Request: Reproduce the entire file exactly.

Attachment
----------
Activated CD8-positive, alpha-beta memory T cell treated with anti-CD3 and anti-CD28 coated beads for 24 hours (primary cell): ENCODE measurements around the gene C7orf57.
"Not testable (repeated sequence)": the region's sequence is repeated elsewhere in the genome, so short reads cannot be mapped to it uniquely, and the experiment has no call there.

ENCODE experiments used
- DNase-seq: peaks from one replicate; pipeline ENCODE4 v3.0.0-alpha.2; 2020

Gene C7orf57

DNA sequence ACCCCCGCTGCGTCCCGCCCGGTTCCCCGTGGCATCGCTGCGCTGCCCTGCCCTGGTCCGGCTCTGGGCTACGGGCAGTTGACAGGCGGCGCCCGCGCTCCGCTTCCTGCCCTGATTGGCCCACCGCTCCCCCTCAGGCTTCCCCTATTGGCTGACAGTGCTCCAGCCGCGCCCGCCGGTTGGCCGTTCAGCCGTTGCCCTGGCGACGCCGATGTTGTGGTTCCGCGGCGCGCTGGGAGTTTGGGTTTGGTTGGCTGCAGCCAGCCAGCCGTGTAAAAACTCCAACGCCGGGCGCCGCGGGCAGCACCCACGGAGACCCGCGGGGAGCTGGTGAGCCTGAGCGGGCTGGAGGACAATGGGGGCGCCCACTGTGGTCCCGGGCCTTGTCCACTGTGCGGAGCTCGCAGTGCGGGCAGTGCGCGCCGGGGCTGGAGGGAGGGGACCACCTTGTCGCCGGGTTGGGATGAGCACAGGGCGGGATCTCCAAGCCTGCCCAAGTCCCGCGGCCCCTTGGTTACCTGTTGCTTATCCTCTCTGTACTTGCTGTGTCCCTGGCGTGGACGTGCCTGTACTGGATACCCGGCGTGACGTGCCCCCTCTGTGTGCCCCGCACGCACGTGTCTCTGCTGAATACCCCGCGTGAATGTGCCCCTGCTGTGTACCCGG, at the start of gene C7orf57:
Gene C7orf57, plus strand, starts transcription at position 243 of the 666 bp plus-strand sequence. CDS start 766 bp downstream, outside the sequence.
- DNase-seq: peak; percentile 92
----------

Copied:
Activated CD8-positive, alpha-beta memory T cell treated with anti-CD3 and anti-CD28 coated beads for 24 hours (primary cell): ENCODE measurements around the gene C7orf57.
"Not testable (repeated sequence)": the region's sequence is repeated elsewhere in the genome, so short reads cannot be mapped to it uniquely, and the experiment has no call there.

ENCODE experiments used
- DNase-seq: peaks from one replicate; pipeline ENCODE4 v3.0.0-alpha.2; 2020

Gene C7orf57

DNA sequence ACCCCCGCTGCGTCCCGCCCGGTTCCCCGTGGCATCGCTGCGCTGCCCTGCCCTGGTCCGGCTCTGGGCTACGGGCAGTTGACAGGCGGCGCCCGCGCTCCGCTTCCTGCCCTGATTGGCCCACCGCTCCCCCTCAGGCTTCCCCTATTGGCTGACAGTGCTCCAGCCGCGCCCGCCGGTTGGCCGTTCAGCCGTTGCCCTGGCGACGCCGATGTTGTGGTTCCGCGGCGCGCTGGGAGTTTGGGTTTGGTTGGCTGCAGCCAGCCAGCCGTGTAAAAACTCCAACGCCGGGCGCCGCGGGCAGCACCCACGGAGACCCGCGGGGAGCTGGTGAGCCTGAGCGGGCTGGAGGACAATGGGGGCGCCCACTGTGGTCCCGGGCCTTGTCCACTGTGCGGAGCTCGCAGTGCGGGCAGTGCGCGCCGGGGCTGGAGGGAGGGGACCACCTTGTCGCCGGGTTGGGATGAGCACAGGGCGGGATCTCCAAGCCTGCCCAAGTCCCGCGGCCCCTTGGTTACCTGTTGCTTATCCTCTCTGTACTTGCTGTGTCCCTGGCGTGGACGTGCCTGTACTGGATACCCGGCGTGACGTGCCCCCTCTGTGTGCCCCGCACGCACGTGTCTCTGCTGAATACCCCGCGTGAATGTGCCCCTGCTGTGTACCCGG, at the start of gene C7orf57:
Gene C7orf57, plus strand, starts transcription at position 243 of the 666 bp plus-strand sequence. CDS start 766 bp downstream, outside the sequence.
- DNase-seq: peak; percentile 92